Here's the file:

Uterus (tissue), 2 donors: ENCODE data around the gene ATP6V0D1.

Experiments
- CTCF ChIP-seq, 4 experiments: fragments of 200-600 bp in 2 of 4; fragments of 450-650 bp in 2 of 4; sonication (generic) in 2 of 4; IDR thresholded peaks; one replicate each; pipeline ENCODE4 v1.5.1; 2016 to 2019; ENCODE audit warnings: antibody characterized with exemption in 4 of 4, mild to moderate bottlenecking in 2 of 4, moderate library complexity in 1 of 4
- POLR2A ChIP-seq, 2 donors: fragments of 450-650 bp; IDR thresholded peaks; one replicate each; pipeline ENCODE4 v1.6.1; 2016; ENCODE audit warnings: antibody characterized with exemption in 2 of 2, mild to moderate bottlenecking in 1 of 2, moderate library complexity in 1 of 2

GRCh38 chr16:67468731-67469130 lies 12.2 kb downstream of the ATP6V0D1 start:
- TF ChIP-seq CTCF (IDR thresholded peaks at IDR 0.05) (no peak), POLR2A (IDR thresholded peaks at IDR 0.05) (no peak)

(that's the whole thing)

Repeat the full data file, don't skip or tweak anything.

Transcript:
Uterus (tissue), 2 donors: ENCODE data around the gene ATP6V0D1.

Experiments
- CTCF ChIP-seq, 4 experiments: fragments of 200-600 bp in 2 of 4; fragments of 450-650 bp in 2 of 4; sonication (generic) in 2 of 4; IDR thresholded peaks; one replicate each; pipeline ENCODE4 v1.5.1; 2016 to 2019; ENCODE audit warnings: antibody characterized with exemption in 4 of 4, mild to moderate bottlenecking in 2 of 4, moderate library complexity in 1 of 4
- POLR2A ChIP-seq, 2 donors: fragments of 450-650 bp; IDR thresholded peaks; one replicate each; pipeline ENCODE4 v1.6.1; 2016; ENCODE audit warnings: antibody characterized with exemption in 2 of 2, mild to moderate bottlenecking in 1 of 2, moderate library complexity in 1 of 2

GRCh38 chr16:67468731-67469130 lies 12.2 kb downstream of the ATP6V0D1 start:
- TF ChIP-seq CTCF (IDR thresholded peaks at IDR 0.05) (no peak), POLR2A (IDR thresholded peaks at IDR 0.05) (no peak)